Tulip Day: A story about flowers and … courage, strength and resistance
This week's blog post has been written by Associate Chaplain, Urzula Glienecke.
Allow me to tell you about one of my childhood’s favourite days. We had lovingly nicknamed it “The Tulip Day”. It took place very early in the spring, on the 8th of March, when it’s almost still winter in Latvia and the days just begin to warm up a little. The old name of the month of March used to be Sērsnu Mēnesis, the Month of the Snow-crusts. The sunlight would slowly become stronger and its warmth would melt the surface of the snow at daytime, but it would still freeze during the night and build a harder crust on top, at times strong enough for a child like me to run over it.
Tulips were the only flowers available at that time of the year– and almost not affordable for an average human being (there were the red roses and red carnations, of course, but those were for the women of the military elite). So, on the morning of the 8th of March my Grandfather – the only living male member of my family – would go out in the glittering snow and frost and bring back 3 tulips (he couldn’t afford more). The flowers were grown in glass boxes warmed by the flames of candles and guarded day and by night by diligent growers until they opened their blossoms.
One tulip for his wife, my Grandmother, one for his daughter and one for “the little woman” – me.
Why the flowers? Because it was The International Women’s Day (IWD)! It was widely celebrated in the Soviet Union, a country which was not known for gender equality or justice. Many used the day as “the one day in the year to be nice to girls for one day” as if that would be enough to compensate for domestic violence and gender inequality.
Yes, there’s more to the IWD than flowers, much more! The IWD has its origins in early 20th century: in the universal female suffrage movement in Europe, North America and New Zeeland. From those roots nowadays it has become a day to celebrate cultural, scientific, political and socioeconomic achievements of women world-wide. It is also a reminder – and hopefully not only for a day! – to think of gender equality where it’s lacking, of violence and abuse against women as well as reproductive rights. It is about questions of justice: social, economic, political, environmental and more. The 2022 UN theme for International Women's Day is "Gender equality today for a sustainable tomorrow."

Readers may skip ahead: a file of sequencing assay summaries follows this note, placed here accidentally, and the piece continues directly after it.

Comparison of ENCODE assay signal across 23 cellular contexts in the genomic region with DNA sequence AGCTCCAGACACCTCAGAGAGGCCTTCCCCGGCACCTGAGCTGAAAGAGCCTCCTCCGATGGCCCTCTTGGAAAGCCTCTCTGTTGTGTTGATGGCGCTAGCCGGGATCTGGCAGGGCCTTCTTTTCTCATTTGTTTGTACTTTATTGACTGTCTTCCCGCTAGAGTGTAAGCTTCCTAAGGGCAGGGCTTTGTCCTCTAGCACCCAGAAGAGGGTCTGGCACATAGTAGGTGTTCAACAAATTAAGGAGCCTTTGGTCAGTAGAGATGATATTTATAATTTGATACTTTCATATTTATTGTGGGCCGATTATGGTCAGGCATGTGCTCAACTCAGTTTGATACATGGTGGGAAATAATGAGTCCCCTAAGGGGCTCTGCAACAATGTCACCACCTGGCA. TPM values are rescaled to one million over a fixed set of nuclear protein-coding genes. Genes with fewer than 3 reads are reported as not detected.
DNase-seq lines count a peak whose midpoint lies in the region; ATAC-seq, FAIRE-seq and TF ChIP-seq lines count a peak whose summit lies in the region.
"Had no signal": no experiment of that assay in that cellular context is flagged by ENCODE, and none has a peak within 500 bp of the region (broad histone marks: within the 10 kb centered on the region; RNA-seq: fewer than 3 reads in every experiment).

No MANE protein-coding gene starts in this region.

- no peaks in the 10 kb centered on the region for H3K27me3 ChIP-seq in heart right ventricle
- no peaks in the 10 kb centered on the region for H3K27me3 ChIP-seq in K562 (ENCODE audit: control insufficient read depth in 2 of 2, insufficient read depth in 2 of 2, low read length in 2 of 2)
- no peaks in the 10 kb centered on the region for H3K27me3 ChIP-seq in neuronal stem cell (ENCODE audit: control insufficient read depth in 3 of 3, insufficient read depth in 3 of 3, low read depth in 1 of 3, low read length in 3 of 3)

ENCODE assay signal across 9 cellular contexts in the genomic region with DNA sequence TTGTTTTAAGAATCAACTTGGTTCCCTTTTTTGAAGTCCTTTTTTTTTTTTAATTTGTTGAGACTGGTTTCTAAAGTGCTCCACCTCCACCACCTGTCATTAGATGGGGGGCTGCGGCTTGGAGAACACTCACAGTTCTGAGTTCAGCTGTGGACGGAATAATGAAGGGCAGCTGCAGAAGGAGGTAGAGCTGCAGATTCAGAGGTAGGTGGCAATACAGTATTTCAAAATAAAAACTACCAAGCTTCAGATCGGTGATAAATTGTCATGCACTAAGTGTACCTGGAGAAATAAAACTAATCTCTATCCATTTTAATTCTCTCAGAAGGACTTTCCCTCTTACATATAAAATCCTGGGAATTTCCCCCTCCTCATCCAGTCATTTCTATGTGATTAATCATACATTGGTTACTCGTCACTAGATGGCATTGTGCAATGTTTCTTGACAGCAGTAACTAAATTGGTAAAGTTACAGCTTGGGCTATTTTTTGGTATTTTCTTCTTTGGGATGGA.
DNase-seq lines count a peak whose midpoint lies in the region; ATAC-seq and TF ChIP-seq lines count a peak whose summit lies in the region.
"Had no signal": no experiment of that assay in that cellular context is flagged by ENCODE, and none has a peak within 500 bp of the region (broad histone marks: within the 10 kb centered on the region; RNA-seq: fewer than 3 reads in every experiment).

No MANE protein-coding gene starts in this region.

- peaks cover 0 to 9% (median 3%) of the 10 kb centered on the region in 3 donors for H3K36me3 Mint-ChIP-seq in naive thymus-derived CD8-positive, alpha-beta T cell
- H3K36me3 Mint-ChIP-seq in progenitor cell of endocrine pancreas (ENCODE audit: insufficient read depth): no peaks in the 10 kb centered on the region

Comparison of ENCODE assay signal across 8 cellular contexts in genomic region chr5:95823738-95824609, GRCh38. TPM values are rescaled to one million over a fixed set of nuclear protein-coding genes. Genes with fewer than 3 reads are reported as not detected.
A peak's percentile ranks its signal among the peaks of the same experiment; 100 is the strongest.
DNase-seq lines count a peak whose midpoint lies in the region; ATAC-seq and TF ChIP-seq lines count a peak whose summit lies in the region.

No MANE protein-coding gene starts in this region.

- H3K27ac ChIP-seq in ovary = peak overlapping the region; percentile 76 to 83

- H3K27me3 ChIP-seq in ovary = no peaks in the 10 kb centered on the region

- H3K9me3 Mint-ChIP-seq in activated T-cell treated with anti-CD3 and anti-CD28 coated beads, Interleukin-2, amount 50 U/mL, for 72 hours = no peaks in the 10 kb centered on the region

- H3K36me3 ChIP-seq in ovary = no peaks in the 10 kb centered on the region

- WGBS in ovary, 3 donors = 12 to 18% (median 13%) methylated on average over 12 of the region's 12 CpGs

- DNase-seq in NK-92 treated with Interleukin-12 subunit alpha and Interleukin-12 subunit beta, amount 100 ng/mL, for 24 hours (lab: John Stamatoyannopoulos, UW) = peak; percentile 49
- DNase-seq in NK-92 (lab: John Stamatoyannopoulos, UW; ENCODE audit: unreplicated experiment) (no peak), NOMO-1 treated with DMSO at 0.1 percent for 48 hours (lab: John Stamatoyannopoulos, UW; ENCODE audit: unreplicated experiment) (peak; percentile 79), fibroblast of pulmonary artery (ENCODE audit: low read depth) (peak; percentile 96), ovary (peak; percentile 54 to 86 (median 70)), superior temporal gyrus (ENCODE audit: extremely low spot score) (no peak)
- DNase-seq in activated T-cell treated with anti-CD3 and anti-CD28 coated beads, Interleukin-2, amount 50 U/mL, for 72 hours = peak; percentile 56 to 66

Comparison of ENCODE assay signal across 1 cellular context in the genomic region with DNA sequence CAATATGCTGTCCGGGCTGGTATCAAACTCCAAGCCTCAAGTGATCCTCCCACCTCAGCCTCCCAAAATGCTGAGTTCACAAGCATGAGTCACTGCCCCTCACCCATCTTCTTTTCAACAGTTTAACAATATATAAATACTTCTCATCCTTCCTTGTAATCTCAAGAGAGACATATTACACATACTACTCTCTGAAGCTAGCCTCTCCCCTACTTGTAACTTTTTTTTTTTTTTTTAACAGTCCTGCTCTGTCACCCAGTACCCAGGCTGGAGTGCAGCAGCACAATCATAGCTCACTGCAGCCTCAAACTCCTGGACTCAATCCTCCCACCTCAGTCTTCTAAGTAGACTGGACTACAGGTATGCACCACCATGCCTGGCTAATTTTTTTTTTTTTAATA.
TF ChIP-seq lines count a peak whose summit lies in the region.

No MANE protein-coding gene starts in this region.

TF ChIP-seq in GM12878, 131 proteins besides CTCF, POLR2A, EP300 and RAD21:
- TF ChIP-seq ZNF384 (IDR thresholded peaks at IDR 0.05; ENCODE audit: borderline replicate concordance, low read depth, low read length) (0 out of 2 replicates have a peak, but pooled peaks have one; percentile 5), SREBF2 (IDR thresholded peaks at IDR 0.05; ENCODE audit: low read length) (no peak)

Today I also have to think of the song “If the war goes on” by John L Bell and Graham Maule and the war in Ukraine…
If the war goes on and the children die of hunger, and the old men weep for the young men are no more, and the women learn how to dance without a partner who will keep the score?
(From “I will not sing alone”, WGRG, Iona Community).
In times like these women will not only learn to “dance without a partner”. They will carry the load along the men, including carrying weapons in combat, sad as that might be no matter what the gender. They will rebuild the country from the ruin and rubble and revive the land as the women in Berlin and all across Europe did after the WWII. They will do their share and more than it.
The International Women’s Day is still marked and celebrated today, not only because we want to acknowledge and celebrate women’s contribution to our world, societies, politics, science, art. We certainly do that, but it is also marked, because it’s still a long way to equality, equal rights and opportunities for women in many places around the globe and closer to home.
Even in both of my home churches there’s a lot of work still to be done until equality is reached. The Church of Scotland has only about 25% women ministers and only 4 of the 14 General Assembly Trustees are female. The Latvian Lutheran Church has excluded women from ordained ministry altogether - after having had women ministers for more than 20 years!
But there’s hope! The symbol of the Latvian Women Theologian’s Association is a lily breaking through tough ground. It is a symbol of courage, strength, resistance. It is also a symbol of hope showing that despite adversity we can still find our strength, thrive and flourish.
It was also symbolic that the World Day of Prayer material this year was prepared by women of England, Wales and Northern Ireland and at the service I attended here in Edinburgh at the St Andrew’s and St George’s West CoS was led - among others - by a young female Asian student of theology. I really liked how behind her in the photo a picture of an old, bearded, white man can be seen. Time for change has come!
”Imagine a gender equal world. A world free of bias, stereotypes and discrimination. A world that's diverse, equitable, and inclusive. A world where difference is valued and celebrated. Together we can forge women's equality”.
You can find out more about the IWD here: https://www.internationalwomensday.com/